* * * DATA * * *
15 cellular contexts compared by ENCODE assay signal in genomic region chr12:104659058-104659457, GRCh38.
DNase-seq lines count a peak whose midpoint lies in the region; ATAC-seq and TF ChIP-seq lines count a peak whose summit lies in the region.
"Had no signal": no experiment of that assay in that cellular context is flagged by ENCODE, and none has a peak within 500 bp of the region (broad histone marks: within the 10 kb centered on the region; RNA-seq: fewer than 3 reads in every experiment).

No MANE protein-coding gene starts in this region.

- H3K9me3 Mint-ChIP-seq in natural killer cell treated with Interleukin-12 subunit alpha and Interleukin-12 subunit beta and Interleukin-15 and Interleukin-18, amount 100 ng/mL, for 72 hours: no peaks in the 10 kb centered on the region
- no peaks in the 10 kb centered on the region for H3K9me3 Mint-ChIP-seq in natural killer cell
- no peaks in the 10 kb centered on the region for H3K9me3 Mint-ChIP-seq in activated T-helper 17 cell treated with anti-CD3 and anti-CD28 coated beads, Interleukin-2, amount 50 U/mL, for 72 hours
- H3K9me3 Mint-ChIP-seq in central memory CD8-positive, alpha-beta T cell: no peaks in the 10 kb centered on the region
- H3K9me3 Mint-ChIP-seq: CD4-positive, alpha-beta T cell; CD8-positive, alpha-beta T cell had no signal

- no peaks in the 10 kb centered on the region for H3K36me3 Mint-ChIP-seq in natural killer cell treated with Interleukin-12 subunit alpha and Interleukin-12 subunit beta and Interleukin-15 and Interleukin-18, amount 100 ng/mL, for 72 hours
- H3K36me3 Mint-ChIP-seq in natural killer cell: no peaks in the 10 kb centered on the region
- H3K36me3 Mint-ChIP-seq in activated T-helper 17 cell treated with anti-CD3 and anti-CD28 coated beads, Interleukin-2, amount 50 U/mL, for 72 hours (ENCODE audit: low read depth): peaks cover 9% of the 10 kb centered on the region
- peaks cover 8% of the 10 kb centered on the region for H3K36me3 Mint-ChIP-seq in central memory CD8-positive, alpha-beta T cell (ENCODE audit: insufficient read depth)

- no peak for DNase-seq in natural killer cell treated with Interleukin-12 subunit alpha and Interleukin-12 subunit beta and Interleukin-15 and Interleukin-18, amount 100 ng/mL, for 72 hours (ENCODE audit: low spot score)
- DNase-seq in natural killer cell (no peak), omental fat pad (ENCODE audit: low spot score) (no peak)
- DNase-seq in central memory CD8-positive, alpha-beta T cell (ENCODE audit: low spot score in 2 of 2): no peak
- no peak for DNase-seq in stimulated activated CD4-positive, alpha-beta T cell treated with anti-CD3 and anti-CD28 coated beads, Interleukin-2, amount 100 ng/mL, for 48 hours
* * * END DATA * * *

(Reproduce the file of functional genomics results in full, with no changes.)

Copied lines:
15 cellular contexts compared by ENCODE assay signal in genomic region chr12:104659058-104659457, GRCh38.
DNase-seq lines count a peak whose midpoint lies in the region; ATAC-seq and TF ChIP-seq lines count a peak whose summit lies in the region.
"Had no signal": no experiment of that assay in that cellular context is flagged by ENCODE, and none has a peak within 500 bp of the region (broad histone marks: within the 10 kb centered on the region; RNA-seq: fewer than 3 reads in every experiment).

No MANE protein-coding gene starts in this region.

- H3K9me3 Mint-ChIP-seq in natural killer cell treated with Interleukin-12 subunit alpha and Interleukin-12 subunit beta and Interleukin-15 and Interleukin-18, amount 100 ng/mL, for 72 hours: no peaks in the 10 kb centered on the region
- no peaks in the 10 kb centered on the region for H3K9me3 Mint-ChIP-seq in natural killer cell
- no peaks in the 10 kb centered on the region for H3K9me3 Mint-ChIP-seq in activated T-helper 17 cell treated with anti-CD3 and anti-CD28 coated beads, Interleukin-2, amount 50 U/mL, for 72 hours
- H3K9me3 Mint-ChIP-seq in central memory CD8-positive, alpha-beta T cell: no peaks in the 10 kb centered on the region
- H3K9me3 Mint-ChIP-seq: CD4-positive, alpha-beta T cell; CD8-positive, alpha-beta T cell had no signal

- no peaks in the 10 kb centered on the region for H3K36me3 Mint-ChIP-seq in natural killer cell treated with Interleukin-12 subunit alpha and Interleukin-12 subunit beta and Interleukin-15 and Interleukin-18, amount 100 ng/mL, for 72 hours
- H3K36me3 Mint-ChIP-seq in natural killer cell: no peaks in the 10 kb centered on the region
- H3K36me3 Mint-ChIP-seq in activated T-helper 17 cell treated with anti-CD3 and anti-CD28 coated beads, Interleukin-2, amount 50 U/mL, for 72 hours (ENCODE audit: low read depth): peaks cover 9% of the 10 kb centered on the region
- peaks cover 8% of the 10 kb centered on the region for H3K36me3 Mint-ChIP-seq in central memory CD8-positive, alpha-beta T cell (ENCODE audit: insufficient read depth)

- no peak for DNase-seq in natural killer cell treated with Interleukin-12 subunit alpha and Interleukin-12 subunit beta and Interleukin-15 and Interleukin-18, amount 100 ng/mL, for 72 hours (ENCODE audit: low spot score)
- DNase-seq in natural killer cell (no peak), omental fat pad (ENCODE audit: low spot score) (no peak)
- DNase-seq in central memory CD8-positive, alpha-beta T cell (ENCODE audit: low spot score in 2 of 2): no peak
- no peak for DNase-seq in stimulated activated CD4-positive, alpha-beta T cell treated with anti-CD3 and anti-CD28 coated beads, Interleukin-2, amount 100 ng/mL, for 48 hours